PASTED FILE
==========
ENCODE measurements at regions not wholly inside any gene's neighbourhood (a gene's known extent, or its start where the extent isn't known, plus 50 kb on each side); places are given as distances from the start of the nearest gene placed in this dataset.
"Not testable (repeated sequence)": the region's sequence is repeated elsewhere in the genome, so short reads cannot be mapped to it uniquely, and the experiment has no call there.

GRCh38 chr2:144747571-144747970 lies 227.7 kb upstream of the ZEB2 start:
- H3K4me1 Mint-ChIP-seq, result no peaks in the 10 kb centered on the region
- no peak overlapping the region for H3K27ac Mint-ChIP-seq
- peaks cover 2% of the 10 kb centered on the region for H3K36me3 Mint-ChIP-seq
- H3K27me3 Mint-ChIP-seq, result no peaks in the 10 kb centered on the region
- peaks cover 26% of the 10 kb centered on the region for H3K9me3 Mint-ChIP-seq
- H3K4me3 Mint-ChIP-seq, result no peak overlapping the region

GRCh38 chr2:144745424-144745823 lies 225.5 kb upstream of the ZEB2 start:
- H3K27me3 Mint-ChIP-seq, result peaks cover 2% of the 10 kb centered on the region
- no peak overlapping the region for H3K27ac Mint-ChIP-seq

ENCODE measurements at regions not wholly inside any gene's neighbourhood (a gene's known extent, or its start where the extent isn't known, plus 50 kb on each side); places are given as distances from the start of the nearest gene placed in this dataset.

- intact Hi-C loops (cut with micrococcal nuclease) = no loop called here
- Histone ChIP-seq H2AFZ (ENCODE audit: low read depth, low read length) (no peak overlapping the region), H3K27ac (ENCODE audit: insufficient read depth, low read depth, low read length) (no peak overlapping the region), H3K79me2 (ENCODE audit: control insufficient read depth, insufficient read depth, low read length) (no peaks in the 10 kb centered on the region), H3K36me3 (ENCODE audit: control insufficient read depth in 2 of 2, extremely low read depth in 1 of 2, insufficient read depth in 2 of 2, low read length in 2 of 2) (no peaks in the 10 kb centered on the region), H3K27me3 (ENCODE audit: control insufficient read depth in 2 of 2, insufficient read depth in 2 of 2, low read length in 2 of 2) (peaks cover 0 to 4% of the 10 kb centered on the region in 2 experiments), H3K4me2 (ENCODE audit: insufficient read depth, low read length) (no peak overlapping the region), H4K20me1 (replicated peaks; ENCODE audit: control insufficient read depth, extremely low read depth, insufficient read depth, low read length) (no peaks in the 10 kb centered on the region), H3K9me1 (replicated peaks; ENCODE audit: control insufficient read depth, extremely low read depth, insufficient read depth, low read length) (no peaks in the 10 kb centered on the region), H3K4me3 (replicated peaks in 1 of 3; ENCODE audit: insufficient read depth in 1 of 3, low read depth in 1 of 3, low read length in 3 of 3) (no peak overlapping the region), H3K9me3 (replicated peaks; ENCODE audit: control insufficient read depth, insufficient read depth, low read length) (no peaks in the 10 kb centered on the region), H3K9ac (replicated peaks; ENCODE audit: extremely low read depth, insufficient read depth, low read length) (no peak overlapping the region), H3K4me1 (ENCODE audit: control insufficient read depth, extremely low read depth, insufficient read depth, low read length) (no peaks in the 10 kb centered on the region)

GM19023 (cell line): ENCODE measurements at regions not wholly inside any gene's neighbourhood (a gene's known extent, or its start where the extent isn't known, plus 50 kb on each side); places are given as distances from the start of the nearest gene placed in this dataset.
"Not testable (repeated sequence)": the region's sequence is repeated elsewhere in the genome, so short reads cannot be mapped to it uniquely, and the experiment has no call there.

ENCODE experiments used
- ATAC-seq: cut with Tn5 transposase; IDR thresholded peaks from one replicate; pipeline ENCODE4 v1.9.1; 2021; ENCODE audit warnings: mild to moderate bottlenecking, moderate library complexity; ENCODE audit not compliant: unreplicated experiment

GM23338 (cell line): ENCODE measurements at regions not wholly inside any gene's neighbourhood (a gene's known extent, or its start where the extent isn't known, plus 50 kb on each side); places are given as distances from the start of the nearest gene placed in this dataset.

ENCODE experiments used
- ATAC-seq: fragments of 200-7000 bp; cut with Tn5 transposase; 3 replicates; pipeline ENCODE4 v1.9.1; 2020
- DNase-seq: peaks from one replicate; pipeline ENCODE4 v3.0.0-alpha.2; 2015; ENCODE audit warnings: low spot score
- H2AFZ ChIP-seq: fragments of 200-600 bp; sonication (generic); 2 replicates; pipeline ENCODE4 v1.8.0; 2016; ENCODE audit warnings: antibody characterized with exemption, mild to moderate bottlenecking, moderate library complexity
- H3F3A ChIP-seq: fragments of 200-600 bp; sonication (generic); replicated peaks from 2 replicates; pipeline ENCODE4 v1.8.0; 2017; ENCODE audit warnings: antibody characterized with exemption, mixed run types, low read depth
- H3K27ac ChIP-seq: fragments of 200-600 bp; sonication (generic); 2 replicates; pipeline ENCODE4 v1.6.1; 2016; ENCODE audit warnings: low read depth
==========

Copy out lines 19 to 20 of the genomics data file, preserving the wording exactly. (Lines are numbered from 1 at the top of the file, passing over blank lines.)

- ATAC-seq: cut with Tn5 transposase; IDR thresholded peaks from one replicate; pipeline ENCODE4 v1.9.1; 2021; ENCODE audit warnings: mild to moderate bottlenecking, moderate library complexity; ENCODE audit not compliant: unreplicated experiment

GM23338 (cell line): ENCODE measurements at regions not wholly inside any gene's neighbourhood (a gene's known extent, or its start where the extent isn't known, plus 50 kb on each side); places are given as distances from the start of the nearest gene placed in this dataset.